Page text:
It's likely not going to make a significant difference either way. The biggest factors to your mortgage are going to be a reliable income, your debt/income ratio (smaller is better), and the loan-to-value ratio (smaller is better). So long as you're not stretching your income too much, the student loan isn't going to be a huge factor.
In addition, paying of a loan account is different that closing a revolving credit account (credit card). Closing a revolving account increases your utilization (how much you've borrowed versus the total of all credit limits), which is what hurts your credit score. Closing a loan account does not impact your utilization, but does reduce your total amount borrowed, which should improve your score.
If there are some negative factors from closing out the debt (which I doubt there are), they will likely be offset by the reduced debt-to-income ratio. You'll be better off saving as much as you possibly can for a 20% down payment, which will determine how much house you can afford to buy. Having 20% down will also save you a lot in your monthly payment, since you won't have to pay mortgage insurance (PMI)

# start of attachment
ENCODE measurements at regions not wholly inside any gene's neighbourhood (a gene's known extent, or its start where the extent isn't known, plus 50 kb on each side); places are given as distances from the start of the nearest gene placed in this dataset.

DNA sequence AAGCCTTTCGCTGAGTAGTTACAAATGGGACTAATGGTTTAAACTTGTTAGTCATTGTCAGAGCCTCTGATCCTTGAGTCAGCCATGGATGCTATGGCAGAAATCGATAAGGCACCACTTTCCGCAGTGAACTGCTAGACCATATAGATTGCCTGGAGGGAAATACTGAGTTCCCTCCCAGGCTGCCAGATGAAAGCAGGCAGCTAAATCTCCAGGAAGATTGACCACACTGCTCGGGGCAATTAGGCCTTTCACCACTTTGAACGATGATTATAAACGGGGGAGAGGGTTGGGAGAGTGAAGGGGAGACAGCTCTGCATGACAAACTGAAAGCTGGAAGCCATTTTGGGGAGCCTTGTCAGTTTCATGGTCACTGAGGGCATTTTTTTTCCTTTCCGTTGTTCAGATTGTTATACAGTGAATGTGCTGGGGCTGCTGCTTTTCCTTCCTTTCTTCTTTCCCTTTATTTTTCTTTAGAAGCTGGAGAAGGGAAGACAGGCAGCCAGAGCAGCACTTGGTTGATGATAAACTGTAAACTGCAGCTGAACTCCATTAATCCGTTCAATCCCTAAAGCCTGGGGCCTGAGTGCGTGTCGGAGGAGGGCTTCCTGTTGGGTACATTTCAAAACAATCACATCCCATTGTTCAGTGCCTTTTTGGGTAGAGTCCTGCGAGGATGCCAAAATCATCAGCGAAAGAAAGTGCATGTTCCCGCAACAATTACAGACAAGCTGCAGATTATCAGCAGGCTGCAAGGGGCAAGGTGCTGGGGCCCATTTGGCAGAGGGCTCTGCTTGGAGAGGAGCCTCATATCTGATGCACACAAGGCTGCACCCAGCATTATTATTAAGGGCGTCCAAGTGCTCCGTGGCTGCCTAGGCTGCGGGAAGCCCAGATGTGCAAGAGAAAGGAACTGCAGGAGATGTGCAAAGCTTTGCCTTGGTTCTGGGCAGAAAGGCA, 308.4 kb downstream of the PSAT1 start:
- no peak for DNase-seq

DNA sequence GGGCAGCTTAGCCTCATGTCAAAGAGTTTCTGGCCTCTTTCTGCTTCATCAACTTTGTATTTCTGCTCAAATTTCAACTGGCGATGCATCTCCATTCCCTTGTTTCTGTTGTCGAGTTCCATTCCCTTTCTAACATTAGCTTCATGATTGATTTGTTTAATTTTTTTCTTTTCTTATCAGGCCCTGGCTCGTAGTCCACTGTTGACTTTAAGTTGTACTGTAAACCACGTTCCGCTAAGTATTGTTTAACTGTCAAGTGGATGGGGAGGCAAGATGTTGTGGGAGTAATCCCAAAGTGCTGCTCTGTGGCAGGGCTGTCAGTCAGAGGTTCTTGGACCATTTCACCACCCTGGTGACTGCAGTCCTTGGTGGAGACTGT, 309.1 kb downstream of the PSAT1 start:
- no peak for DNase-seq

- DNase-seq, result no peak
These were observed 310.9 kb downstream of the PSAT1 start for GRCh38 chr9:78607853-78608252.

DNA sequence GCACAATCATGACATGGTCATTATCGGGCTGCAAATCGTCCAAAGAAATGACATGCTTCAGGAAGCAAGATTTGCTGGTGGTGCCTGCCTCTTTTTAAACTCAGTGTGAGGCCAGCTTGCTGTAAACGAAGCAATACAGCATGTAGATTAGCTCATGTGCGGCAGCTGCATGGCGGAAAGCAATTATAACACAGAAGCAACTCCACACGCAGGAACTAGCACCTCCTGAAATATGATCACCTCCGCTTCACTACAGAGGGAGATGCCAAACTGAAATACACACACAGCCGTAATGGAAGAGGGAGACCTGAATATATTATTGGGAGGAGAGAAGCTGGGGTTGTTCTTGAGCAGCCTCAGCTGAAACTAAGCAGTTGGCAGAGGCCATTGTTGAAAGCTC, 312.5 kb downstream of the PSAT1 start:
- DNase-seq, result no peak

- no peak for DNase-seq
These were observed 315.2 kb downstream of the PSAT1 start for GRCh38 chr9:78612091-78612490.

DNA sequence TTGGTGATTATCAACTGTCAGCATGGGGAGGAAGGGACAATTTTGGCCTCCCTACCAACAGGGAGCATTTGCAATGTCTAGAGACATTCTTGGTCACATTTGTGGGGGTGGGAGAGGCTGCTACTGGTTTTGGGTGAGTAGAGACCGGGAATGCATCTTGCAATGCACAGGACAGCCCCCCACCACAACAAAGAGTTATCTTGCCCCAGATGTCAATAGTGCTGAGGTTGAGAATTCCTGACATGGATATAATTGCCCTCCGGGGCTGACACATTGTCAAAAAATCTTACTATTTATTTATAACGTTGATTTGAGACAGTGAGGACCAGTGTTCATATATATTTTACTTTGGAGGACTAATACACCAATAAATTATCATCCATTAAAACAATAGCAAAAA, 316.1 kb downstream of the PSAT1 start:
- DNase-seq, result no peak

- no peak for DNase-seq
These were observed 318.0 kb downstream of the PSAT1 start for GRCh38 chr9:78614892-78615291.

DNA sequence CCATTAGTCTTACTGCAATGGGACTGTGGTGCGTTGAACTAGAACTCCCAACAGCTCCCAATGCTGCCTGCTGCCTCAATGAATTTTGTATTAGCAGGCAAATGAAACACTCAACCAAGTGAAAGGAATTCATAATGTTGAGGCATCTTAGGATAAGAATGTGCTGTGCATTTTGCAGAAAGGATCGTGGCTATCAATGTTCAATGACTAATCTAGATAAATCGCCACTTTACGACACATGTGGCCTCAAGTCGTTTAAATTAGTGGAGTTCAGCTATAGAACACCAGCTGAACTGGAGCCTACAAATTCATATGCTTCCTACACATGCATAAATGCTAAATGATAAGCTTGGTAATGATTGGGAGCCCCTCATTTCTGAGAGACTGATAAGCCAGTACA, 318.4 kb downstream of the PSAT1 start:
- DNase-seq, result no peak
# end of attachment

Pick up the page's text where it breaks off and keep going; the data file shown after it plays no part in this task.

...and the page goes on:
All that aside, debt is not a game. Don't play around trying to improve a score that you have no control over. Remember that these scores are partially supported by banks and credit card companies that make money when you pay interest, so they obviously want to encourage yo to borrow more. Don't borrow money that you can't pay back very quickly for anything other than a house, and make sure you pay your bills on time. Then your credit score won't matter. Your income won't be sucked away by debt payments, and you can invest, build wealth, and not worry about your credit score,.